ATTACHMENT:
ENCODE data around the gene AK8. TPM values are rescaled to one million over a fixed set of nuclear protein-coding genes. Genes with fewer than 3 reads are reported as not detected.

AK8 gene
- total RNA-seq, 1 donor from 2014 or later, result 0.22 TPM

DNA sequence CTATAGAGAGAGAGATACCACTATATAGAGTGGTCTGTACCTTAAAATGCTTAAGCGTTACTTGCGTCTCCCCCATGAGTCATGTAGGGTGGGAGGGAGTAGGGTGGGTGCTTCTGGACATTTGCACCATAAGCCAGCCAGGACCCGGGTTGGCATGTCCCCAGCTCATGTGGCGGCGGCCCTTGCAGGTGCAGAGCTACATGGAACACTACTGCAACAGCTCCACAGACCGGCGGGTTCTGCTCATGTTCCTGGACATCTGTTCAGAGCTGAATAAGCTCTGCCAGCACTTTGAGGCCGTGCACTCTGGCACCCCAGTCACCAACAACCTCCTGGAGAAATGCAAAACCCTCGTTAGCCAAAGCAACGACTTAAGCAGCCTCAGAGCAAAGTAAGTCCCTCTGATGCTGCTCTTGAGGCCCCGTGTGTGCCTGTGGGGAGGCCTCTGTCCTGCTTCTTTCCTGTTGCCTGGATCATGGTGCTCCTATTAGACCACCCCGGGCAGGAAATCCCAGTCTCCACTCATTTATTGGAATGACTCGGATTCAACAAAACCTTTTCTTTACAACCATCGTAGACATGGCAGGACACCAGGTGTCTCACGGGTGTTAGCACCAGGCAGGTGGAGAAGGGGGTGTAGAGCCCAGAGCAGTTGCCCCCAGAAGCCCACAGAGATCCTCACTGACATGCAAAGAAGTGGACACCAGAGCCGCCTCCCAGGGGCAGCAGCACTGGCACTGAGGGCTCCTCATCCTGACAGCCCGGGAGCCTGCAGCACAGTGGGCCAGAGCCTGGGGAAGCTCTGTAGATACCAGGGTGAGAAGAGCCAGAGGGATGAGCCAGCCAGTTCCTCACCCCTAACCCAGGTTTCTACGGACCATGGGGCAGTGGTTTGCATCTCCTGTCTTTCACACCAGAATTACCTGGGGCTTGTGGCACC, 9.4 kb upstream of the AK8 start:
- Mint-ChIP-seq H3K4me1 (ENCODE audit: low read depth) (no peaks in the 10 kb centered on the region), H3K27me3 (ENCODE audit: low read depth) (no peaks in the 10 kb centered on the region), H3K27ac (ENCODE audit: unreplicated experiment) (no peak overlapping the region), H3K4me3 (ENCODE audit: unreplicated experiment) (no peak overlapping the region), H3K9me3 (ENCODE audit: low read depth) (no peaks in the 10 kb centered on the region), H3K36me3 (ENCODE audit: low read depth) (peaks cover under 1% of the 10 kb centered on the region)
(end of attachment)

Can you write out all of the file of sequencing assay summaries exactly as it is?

ENCODE data around the gene AK8. TPM values are rescaled to one million over a fixed set of nuclear protein-coding genes. Genes with fewer than 3 reads are reported as not detected.

AK8 gene
- total RNA-seq, 1 donor from 2014 or later, result 0.22 TPM

DNA sequence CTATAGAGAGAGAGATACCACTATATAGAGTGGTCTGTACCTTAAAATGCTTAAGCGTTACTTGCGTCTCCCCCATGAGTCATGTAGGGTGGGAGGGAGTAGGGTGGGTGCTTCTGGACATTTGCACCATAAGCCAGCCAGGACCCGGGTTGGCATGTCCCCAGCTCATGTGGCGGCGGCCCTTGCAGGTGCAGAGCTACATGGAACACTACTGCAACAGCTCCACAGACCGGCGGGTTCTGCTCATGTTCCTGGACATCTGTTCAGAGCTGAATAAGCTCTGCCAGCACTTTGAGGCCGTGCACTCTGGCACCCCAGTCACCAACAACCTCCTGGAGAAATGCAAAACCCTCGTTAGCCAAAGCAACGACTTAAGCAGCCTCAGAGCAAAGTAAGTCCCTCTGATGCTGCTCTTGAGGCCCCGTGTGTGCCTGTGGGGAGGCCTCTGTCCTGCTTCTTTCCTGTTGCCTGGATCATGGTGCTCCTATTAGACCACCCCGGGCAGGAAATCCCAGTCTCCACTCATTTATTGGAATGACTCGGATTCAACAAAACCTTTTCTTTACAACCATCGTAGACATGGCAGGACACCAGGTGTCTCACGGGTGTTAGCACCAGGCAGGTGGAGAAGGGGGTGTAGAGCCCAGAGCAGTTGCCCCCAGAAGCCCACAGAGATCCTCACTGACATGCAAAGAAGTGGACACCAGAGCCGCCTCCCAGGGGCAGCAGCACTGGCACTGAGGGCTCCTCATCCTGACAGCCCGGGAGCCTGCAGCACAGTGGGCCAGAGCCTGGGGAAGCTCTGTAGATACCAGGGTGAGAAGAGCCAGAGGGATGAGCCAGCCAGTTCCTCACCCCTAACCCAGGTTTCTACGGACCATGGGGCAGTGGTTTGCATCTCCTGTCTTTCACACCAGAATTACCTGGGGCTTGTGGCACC, 9.4 kb upstream of the AK8 start:
- Mint-ChIP-seq H3K4me1 (ENCODE audit: low read depth) (no peaks in the 10 kb centered on the region), H3K27me3 (ENCODE audit: low read depth) (no peaks in the 10 kb centered on the region), H3K27ac (ENCODE audit: unreplicated experiment) (no peak overlapping the region), H3K4me3 (ENCODE audit: unreplicated experiment) (no peak overlapping the region), H3K9me3 (ENCODE audit: low read depth) (no peaks in the 10 kb centered on the region), H3K36me3 (ENCODE audit: low read depth) (peaks cover under 1% of the 10 kb centered on the region)